Mineola grad’s mural is a natural evolution

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In various forms and fashions students leave their mark on their schools – often by bringing home trophies and ribbons or by waving a banner or marching in a parade. But Mineola High School graduate Lauren Miller Pitre has left something much more lasting and enlightening in a hallway at the Biology Department at The University of Texas at Tyler.

Miller, MHS class of 2011, comes from a family of creative folks and is the daughter of Alan and Lori Miller of Mineola. She and her husband, Jacob Pitre, live in Alba. She is a senior at UTT, studying fine arts, and says she has always been involved in fine arts.

So it was a natural evolution when a representative of the Biology Department at UT contacted the painting professor about creating a mural. The professor asked who in the painting class would be willing to do it. “She really had a couple of us in mind,” Pitre said.

At the beginning of last semester designs were presented to the head of the Biology Department and the Mineola graduate’s composition was chosen. “So I was kind of the leader of the mural,” she said. From that point the work began, although it was some time before paintbrushes actually touched the walls.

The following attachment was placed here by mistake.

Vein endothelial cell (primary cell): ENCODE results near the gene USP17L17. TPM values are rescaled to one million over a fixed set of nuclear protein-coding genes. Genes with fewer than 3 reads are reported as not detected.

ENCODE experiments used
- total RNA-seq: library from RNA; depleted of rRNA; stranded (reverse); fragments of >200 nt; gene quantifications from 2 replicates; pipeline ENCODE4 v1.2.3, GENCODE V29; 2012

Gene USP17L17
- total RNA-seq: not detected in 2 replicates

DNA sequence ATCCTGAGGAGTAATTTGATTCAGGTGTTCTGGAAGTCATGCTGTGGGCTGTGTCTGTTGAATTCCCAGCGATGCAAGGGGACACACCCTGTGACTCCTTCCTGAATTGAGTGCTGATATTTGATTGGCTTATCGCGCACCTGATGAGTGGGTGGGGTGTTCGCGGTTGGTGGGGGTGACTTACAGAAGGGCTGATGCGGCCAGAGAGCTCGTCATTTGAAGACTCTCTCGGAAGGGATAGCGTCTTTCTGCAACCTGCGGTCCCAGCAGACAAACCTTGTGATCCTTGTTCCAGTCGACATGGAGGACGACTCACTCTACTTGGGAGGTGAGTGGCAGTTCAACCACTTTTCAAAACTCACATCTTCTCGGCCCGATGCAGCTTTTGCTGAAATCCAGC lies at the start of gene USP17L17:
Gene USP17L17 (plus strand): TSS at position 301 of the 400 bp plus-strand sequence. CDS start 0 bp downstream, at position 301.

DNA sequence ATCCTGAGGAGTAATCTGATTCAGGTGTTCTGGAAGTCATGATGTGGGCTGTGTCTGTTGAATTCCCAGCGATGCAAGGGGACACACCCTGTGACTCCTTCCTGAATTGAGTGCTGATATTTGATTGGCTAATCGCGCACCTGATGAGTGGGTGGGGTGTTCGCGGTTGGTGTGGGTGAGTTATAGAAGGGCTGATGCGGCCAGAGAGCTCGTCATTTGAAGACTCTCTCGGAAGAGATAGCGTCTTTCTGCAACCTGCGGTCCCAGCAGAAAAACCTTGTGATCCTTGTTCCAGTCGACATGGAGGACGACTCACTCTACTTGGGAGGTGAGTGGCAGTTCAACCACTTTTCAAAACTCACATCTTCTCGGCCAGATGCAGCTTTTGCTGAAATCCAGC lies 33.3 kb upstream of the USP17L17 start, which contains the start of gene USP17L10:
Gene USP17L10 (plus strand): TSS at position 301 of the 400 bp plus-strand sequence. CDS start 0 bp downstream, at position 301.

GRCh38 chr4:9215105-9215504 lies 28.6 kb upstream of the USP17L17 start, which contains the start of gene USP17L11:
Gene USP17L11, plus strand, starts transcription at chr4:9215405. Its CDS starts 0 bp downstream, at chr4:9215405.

Pitre said she had a basic outline of what the mural was going to be, based on what the chairman of the department requested. The art major said that creating the mural required research and planning. About three months were spent in the planning process.

“I found imagery and came up with a dynamic composition that contained depth, symmetry, high detail and a narrative of living organisms,” she said.

“I chose a species scape to encompass the narrative. It depicts 19 kingdoms and shows a species out of each kingdom. The largest species on the wall depicts the most populated in nature. For instance, on the left side of the photo is a large beetle – insects. The smallest on the wall is the least populated – a small elephant – mammals. I also incorporated a DNA strand and Charles Darwin into the mural to show their importance in biology.”

The completion was celebrated with a ribboncutting during the first part of May attended by the dean and provo, faculty, staff, artists’ families and fellow art students. “It was nerve racking but well worth it when they ripped down the drop cloth revealing our finished product to the crowd,” Pitre said.

Pitre said this isn’t her first mural. In fact, she has done a few in East Texas Burger in Mineola, as well as in small businesses in Hot Springs, Arkansas. Also, she was a student in a mural class that painted a mural at the Discovery Science Place in Tyler.

“This latest mural at UT Tyler has been the most rewarding so far,” the Mineola graduate said. “It was a challenge and the most difficult, but the fellow students I worked with were amazing and we worked so well together. I can’t imagine doing that mural without them.”

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